A magical alley: Carr’s Lane

Alley between brick and stone walls, crooked, ancient, cobbled
Recently we’ve spent a lot of time on the grandly-named ‘Lord Mayor’s Walk’, discussing the Bile Beans ad. Here on the other side of town is Carr’s Lane. A thoroughfare not deliberately created as a tree-lined ‘Walk’ named after a dignitary but one of the narrow lanes worn through the landscape centuries earlier, in a more natural kind of fashion.

It used to be a Kirk (church) Lane, so called because of where it took you. At some point it became known as Carr’s Lane, after our famous architect of that name. I’m not sure why and I don’t care, I just like to admire its loveliness.

It is fondly described in George Pace’s 1970s book on Bishophill, and in the Hutchinson and Palliser guide to York, published in 1980. It says that Carr’s Lane –

… was the most magical of York alleys, a strip of paving through cobbles, tight between high brick walls, trees high up behind a fence in Bishophill churchyard, a little cottage growing out of the wall at a kink in the path; uphill to the Golden Ball, a Cecil Aldin pub, or downhill to the Lawcourts skyline across the river it was a total delight. The fence has been smartened up; the trees are fewer, the walls lower; the little cottage has been replaced by well-meant flats. The magic has irretrievably gone.

There’s so much love in that description, so much admiration and attachment, and an obvious sense of loss. I’m not sure everyone ‘gets it’, this kind of emotional response to the feeling of a place, but I do.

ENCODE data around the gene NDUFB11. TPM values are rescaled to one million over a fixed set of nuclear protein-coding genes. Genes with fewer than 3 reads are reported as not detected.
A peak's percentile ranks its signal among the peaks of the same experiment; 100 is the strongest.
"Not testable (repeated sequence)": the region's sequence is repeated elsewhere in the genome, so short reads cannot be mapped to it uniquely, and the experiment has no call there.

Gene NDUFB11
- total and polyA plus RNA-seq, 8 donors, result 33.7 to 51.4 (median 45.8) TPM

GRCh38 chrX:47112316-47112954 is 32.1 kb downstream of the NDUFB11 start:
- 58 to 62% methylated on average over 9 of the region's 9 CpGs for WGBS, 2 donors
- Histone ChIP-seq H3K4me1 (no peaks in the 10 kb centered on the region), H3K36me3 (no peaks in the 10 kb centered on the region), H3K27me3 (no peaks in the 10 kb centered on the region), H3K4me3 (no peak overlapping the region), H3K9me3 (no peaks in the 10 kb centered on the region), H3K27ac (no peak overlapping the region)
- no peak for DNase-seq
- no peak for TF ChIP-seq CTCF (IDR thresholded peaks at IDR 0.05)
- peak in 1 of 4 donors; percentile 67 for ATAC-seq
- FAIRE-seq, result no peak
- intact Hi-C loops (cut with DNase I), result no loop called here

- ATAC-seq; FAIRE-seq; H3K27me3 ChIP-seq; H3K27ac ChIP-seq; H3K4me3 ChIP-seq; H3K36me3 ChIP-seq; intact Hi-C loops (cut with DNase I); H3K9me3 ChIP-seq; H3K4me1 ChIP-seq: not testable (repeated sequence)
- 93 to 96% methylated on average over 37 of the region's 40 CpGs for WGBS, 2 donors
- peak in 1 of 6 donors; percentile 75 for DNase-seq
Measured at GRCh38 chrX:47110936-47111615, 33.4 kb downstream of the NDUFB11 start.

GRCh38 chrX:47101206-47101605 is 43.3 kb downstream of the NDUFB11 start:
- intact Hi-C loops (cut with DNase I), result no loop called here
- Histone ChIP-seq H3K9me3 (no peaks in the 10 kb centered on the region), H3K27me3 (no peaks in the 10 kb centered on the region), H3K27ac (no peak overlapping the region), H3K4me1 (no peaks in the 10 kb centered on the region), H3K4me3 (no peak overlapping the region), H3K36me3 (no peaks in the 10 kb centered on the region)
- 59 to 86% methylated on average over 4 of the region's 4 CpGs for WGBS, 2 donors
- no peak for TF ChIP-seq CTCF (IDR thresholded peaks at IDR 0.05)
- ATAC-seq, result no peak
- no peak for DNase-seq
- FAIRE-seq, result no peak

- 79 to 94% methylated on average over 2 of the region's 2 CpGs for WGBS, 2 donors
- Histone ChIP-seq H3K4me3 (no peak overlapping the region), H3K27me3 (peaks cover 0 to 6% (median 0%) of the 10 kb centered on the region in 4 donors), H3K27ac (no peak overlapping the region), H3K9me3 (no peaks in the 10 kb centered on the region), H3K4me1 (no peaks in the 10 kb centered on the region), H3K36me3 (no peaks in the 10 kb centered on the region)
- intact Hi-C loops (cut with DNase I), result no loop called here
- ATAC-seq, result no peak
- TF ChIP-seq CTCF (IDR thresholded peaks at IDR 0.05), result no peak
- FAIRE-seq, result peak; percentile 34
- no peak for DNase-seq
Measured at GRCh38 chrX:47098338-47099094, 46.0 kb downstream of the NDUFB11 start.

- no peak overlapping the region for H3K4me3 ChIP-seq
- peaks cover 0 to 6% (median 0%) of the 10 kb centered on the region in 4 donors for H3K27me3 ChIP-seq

I first took proper notice of Carr’s Lane, and took photos of it, a quarter of a century after that paragraph was written. I hadn’t read the book at that time, and wandered down this old ‘Kirk Lane’ with no expectations, and no awareness of any magic lost. Indeed I re-found the magic afresh for myself, because I don’t remember, never knew, how it was before the ‘tidying’. It still is crooked, still has patched-up walls made from different materials, and characterful paving beneath.

Alley between brick and stone walls, crooked, ancient, cobbled
Modern additions may have spoiled the view downwards to the riverside, but looking upwards it’s still the same, with a glimpse of the Golden Ball pub, and that golden ball in the sky spilling light into the old Kirk Lane late in the afternoon.

The wider point this brought to mind, while I was reflecting on the views quoted above, is that despite the alterations and demolitions every generation discovers some magic afresh, finds the beauty that is left.

This short imaginary walk up Carr’s Lane has brought us to Cromwell Road. Opposite, the pub mentioned already, which has always been worth a visit, even more so now (see links below). To our right, the charming old churchyard where Gentle Vickers, veteran of a famous battle, was laid to rest. Please take a moment to visit him.

To our left, hidden behind old red brick walls, the Friends Burial Ground. Where we’re heading next.


‘Previously on York Stories’: Carr’s Lane, 2004 (more photos, etc)

The Golden Ball is now a community-run pub (The Press, York)

About Lisa @YorkStories

Lisa @YorkStories is the creator, administrator, and writer of content on www.yorkstories.co.uk. She can be contacted on this link or via Twitter, @YorkStories
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  1. love this lane spesh in a soft thin drizzle ..Would love to live in Bishophill

  2. Hi there, I am sure you are now aware, but I would guess that it became Carr’s Lane as John Carr’s onwn house was near the lane on Skeldergate, where the lovely electrical sub-station now is. It was only demolished in the 1960’s alas.

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